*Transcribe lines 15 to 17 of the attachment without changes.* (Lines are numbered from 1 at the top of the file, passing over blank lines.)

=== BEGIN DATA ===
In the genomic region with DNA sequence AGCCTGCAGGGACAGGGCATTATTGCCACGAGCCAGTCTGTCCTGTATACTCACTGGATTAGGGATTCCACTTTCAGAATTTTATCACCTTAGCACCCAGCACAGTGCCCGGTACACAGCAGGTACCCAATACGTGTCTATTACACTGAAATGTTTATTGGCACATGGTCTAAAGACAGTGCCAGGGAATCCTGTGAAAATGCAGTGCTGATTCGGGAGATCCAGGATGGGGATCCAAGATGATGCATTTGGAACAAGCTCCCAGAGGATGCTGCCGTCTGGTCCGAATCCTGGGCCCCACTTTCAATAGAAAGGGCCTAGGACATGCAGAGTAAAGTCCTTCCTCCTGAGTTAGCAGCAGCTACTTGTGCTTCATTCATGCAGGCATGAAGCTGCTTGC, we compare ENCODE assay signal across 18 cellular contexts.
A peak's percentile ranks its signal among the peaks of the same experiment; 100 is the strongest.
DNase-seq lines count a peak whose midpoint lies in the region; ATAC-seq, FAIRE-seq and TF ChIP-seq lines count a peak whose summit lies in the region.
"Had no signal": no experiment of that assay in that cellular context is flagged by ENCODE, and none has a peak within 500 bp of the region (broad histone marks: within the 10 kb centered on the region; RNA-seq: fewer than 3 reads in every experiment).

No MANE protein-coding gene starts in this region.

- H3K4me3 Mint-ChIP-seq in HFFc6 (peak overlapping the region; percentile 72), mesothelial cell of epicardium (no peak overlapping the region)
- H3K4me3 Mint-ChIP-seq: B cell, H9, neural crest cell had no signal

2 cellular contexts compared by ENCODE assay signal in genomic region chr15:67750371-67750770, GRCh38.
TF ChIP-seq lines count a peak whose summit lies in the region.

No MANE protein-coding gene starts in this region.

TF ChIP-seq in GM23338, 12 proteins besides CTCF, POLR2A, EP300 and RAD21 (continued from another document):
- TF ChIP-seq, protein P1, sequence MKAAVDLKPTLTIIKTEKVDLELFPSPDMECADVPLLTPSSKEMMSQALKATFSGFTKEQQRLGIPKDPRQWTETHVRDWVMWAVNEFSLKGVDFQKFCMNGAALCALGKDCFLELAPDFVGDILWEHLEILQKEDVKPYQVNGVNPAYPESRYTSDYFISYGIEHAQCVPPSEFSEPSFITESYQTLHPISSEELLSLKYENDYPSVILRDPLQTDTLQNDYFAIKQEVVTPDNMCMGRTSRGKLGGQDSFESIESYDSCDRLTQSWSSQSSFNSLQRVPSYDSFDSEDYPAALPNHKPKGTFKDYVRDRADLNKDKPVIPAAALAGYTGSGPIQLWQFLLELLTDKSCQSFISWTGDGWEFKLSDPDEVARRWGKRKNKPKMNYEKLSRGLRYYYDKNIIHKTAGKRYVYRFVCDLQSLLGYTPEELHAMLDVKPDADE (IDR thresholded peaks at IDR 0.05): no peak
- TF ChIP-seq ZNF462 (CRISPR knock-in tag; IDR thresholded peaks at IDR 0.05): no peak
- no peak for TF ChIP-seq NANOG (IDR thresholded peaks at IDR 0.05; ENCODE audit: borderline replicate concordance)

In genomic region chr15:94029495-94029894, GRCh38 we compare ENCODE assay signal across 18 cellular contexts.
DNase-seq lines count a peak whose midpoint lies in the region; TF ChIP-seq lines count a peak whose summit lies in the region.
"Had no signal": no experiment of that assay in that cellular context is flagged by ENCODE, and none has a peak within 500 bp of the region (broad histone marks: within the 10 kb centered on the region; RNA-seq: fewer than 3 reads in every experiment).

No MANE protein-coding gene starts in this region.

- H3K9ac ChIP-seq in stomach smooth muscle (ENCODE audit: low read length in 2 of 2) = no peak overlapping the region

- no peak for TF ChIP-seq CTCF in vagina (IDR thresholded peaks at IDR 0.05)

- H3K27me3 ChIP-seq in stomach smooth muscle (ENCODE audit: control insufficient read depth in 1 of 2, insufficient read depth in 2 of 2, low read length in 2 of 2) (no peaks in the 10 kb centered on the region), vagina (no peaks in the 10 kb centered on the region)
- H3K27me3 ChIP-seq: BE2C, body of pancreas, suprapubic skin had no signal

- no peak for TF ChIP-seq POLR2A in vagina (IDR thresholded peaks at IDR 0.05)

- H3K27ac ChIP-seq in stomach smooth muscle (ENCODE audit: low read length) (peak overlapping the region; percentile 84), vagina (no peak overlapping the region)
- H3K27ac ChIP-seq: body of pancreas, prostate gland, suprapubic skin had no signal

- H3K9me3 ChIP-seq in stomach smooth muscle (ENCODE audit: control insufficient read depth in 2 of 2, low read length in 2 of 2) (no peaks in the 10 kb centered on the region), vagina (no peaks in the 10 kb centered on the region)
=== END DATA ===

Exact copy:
In genomic region chr15:94029495-94029894, GRCh38 we compare ENCODE assay signal across 18 cellular contexts.
DNase-seq lines count a peak whose midpoint lies in the region; TF ChIP-seq lines count a peak whose summit lies in the region.
"Had no signal": no experiment of that assay in that cellular context is flagged by ENCODE, and none has a peak within 500 bp of the region (broad histone marks: within the 10 kb centered on the region; RNA-seq: fewer than 3 reads in every experiment).